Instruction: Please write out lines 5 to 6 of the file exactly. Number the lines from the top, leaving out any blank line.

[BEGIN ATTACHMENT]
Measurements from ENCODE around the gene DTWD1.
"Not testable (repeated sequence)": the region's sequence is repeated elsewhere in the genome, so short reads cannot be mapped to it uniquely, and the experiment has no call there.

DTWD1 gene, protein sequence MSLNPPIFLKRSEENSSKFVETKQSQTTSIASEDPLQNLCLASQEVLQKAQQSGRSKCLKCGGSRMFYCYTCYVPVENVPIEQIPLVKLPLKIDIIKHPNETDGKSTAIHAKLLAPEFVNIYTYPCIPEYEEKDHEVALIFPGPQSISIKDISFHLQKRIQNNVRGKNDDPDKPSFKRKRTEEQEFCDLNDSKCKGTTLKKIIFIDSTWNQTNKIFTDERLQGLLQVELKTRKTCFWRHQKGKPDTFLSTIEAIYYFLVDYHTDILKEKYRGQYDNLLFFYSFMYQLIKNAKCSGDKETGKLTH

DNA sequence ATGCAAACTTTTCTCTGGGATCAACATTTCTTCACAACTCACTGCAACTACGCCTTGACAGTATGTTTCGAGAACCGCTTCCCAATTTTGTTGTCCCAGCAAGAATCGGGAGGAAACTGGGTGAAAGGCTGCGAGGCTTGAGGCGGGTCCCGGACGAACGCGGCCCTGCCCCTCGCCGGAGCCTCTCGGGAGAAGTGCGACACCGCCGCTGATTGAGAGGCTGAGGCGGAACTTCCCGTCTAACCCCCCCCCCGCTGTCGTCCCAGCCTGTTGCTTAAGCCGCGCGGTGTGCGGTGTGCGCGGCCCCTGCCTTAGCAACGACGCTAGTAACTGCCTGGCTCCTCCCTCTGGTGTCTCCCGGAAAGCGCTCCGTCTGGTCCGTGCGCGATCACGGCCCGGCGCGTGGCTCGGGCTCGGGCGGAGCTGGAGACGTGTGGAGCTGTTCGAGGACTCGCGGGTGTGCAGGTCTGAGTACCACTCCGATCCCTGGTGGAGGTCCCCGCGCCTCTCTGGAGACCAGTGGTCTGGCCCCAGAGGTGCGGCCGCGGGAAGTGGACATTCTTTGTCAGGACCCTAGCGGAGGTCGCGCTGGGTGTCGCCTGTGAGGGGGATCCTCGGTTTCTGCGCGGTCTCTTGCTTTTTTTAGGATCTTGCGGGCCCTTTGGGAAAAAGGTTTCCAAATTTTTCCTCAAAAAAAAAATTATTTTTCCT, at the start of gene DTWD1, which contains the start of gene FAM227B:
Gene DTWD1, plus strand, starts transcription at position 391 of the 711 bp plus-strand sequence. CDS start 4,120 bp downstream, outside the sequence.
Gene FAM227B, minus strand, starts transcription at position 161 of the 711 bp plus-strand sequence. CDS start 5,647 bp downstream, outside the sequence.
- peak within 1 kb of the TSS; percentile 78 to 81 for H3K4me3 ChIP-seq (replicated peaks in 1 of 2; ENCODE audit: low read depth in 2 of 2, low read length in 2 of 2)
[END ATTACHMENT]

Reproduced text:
Gene DTWD1, plus strand, starts transcription at position 391 of the 711 bp plus-strand sequence. CDS start 4,120 bp downstream, outside the sequence.
Gene FAM227B, minus strand, starts transcription at position 161 of the 711 bp plus-strand sequence. CDS start 5,647 bp downstream, outside the sequence.